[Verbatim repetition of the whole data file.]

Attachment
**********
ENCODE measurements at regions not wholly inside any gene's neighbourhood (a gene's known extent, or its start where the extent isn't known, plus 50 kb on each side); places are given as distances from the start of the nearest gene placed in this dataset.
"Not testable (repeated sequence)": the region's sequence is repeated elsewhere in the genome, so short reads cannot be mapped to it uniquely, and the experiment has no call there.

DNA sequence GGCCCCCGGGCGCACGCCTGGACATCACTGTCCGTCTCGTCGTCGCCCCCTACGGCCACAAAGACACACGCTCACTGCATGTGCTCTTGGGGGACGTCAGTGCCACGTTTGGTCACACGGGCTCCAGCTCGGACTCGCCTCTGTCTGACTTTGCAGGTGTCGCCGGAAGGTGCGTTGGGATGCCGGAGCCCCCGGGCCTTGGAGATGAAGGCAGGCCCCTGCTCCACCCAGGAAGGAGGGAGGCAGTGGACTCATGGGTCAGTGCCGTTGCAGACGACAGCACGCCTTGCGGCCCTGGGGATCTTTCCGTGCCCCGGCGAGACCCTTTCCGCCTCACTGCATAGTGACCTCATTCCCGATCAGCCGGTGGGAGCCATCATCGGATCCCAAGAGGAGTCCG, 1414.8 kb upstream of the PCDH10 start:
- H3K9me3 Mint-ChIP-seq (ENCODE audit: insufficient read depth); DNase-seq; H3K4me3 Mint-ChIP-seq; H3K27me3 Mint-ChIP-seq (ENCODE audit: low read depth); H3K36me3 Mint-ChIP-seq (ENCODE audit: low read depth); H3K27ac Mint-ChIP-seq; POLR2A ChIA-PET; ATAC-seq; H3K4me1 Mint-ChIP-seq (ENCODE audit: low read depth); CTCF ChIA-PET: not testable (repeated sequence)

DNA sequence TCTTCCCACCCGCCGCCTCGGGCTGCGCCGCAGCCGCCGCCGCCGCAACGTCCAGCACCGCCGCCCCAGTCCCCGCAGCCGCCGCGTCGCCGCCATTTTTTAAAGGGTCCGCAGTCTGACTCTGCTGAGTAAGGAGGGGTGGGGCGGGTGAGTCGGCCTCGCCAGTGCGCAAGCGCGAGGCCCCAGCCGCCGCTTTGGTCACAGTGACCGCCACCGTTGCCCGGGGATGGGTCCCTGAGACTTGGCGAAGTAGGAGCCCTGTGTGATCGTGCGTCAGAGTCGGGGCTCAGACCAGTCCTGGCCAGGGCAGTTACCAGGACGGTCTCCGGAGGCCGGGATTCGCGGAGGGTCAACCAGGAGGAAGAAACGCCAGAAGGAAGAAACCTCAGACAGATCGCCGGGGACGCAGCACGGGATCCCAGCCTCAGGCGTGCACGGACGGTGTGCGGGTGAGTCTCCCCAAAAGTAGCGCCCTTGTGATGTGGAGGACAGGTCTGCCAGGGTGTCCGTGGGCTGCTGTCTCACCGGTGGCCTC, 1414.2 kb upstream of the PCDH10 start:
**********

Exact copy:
ENCODE measurements at regions not wholly inside any gene's neighbourhood (a gene's known extent, or its start where the extent isn't known, plus 50 kb on each side); places are given as distances from the start of the nearest gene placed in this dataset.
"Not testable (repeated sequence)": the region's sequence is repeated elsewhere in the genome, so short reads cannot be mapped to it uniquely, and the experiment has no call there.

DNA sequence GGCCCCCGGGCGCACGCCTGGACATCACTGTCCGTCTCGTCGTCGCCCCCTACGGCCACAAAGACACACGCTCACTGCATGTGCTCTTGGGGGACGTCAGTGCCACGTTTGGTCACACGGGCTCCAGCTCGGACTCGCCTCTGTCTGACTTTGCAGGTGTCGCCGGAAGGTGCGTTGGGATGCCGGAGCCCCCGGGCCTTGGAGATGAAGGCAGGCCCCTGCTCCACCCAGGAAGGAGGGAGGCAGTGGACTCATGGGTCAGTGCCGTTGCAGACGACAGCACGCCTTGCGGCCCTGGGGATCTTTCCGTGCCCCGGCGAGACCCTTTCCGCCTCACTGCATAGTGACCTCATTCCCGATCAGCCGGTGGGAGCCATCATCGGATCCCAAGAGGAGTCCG, 1414.8 kb upstream of the PCDH10 start:
- H3K9me3 Mint-ChIP-seq (ENCODE audit: insufficient read depth); DNase-seq; H3K4me3 Mint-ChIP-seq; H3K27me3 Mint-ChIP-seq (ENCODE audit: low read depth); H3K36me3 Mint-ChIP-seq (ENCODE audit: low read depth); H3K27ac Mint-ChIP-seq; POLR2A ChIA-PET; ATAC-seq; H3K4me1 Mint-ChIP-seq (ENCODE audit: low read depth); CTCF ChIA-PET: not testable (repeated sequence)

DNA sequence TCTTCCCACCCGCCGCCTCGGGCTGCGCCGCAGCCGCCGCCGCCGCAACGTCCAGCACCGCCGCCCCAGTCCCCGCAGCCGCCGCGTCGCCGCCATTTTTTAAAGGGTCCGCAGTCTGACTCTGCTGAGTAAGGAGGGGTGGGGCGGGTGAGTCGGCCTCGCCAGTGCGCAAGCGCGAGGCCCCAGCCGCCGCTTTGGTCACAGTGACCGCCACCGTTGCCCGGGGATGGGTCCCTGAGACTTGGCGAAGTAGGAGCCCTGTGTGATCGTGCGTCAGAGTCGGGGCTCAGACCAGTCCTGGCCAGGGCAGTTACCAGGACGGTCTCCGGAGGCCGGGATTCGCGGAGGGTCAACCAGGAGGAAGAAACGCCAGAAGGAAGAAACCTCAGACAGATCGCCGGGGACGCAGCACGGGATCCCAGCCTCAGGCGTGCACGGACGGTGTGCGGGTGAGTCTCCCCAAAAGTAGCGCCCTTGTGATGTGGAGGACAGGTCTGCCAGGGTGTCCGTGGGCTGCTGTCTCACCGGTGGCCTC, 1414.2 kb upstream of the PCDH10 start: